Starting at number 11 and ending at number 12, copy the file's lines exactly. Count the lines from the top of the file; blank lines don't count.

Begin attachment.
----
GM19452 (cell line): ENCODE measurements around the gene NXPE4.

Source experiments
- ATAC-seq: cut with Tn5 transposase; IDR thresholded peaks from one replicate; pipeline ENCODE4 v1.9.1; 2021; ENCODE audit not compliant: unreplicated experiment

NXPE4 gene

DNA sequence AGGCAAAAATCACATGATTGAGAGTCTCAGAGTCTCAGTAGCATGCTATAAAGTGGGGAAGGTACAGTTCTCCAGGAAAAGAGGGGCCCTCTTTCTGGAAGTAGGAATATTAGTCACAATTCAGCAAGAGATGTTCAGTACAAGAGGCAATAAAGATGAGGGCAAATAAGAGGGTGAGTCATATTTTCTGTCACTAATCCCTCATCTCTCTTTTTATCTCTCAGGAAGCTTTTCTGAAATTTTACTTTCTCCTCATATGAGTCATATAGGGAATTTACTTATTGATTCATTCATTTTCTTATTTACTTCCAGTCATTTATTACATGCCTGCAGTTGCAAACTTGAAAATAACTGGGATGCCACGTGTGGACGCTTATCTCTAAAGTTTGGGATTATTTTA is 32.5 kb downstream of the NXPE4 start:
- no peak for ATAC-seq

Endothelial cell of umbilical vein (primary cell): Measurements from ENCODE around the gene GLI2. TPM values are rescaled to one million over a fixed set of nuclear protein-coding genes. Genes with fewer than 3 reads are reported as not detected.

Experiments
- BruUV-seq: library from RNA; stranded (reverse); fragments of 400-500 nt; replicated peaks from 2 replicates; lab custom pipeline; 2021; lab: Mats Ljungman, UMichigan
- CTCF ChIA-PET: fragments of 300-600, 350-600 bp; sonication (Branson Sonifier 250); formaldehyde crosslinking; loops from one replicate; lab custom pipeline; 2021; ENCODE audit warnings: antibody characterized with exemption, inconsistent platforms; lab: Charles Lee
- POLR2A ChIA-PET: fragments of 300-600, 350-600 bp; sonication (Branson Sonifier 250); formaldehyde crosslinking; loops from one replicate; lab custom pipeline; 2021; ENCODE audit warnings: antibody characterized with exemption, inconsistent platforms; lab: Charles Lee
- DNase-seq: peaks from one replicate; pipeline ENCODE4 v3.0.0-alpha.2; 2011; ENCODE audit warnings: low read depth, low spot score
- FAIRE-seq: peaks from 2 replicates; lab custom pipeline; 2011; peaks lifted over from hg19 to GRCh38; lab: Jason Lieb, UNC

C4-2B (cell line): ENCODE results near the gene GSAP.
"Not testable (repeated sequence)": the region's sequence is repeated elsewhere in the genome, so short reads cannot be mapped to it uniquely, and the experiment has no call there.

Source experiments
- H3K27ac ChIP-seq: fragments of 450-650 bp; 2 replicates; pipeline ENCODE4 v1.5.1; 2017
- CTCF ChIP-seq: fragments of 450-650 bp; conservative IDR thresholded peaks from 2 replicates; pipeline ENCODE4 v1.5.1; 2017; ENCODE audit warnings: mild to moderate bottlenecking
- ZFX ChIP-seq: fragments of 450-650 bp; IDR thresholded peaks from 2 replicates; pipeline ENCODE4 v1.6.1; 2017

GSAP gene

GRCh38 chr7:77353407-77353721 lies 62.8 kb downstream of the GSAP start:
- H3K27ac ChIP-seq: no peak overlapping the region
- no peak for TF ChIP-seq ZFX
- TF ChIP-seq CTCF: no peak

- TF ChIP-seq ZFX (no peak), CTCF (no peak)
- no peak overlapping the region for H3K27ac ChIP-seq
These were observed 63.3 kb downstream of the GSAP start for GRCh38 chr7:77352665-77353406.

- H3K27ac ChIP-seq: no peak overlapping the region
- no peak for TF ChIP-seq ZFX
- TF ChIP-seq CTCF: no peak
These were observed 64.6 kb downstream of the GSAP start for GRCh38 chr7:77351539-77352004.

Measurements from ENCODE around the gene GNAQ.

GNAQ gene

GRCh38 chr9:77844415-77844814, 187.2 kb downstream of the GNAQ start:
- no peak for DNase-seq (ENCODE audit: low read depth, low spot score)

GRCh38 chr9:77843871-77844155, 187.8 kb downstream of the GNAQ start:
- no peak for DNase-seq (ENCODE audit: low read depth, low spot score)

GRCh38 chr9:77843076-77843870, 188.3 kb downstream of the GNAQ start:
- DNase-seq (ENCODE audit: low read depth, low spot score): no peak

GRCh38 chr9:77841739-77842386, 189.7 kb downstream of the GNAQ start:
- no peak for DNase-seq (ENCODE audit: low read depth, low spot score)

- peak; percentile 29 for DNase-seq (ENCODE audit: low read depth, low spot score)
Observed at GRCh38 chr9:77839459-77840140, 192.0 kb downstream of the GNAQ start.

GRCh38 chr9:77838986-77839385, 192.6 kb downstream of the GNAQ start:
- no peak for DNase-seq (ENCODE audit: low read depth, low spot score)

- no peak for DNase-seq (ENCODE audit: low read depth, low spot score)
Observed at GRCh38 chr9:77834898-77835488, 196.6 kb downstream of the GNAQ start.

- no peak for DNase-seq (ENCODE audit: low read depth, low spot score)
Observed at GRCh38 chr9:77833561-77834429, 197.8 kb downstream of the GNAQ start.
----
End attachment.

- POLR2A ChIA-PET: fragments of 300-600, 350-600 bp; sonication (Branson Sonifier 250); formaldehyde crosslinking; loops from one replicate; lab custom pipeline; 2021; ENCODE audit warnings: antibody characterized with exemption, inconsistent platforms; lab: Charles Lee
- DNase-seq: peaks from one replicate; pipeline ENCODE4 v3.0.0-alpha.2; 2011; ENCODE audit warnings: low read depth, low spot score